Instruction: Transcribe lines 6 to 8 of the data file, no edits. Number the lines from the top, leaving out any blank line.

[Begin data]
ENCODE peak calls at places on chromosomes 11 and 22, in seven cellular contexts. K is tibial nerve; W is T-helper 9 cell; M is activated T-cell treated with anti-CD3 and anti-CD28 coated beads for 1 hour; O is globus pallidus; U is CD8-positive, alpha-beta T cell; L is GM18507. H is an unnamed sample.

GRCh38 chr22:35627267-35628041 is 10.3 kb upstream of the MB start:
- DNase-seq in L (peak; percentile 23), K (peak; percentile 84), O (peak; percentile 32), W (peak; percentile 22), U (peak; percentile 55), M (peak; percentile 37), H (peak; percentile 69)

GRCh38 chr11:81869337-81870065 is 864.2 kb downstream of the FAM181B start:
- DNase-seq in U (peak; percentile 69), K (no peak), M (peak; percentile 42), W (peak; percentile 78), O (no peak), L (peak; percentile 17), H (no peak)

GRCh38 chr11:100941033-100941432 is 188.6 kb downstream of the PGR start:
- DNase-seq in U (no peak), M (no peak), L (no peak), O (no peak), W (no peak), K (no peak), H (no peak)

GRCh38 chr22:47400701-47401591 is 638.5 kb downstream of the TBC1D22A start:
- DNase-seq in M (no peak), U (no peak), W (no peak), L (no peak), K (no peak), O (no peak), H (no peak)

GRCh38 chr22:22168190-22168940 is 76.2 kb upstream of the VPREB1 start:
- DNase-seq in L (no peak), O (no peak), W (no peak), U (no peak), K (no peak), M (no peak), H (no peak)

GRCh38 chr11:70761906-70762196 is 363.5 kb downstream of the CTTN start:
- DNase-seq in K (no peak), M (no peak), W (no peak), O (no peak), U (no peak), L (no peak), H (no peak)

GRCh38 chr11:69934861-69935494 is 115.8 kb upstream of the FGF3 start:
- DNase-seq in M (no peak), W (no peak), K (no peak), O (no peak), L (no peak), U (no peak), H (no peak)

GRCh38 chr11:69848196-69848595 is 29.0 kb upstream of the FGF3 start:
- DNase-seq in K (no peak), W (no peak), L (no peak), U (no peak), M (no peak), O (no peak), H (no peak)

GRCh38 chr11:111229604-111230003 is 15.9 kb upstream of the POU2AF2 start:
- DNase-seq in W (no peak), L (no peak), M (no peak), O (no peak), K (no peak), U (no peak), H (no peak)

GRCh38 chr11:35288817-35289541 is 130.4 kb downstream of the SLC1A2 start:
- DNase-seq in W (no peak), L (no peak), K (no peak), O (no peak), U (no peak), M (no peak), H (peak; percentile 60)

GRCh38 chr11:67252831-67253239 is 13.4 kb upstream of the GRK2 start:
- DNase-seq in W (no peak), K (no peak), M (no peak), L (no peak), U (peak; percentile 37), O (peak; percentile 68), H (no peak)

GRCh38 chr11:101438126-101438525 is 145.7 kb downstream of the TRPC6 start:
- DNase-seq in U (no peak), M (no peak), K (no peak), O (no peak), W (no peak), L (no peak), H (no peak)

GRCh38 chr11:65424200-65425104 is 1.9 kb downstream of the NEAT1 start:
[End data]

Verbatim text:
GRCh38 chr11:100941033-100941432 is 188.6 kb downstream of the PGR start:
- DNase-seq in U (no peak), M (no peak), L (no peak), O (no peak), W (no peak), K (no peak), H (no peak)

GRCh38 chr22:47400701-47401591 is 638.5 kb downstream of the TBC1D22A start: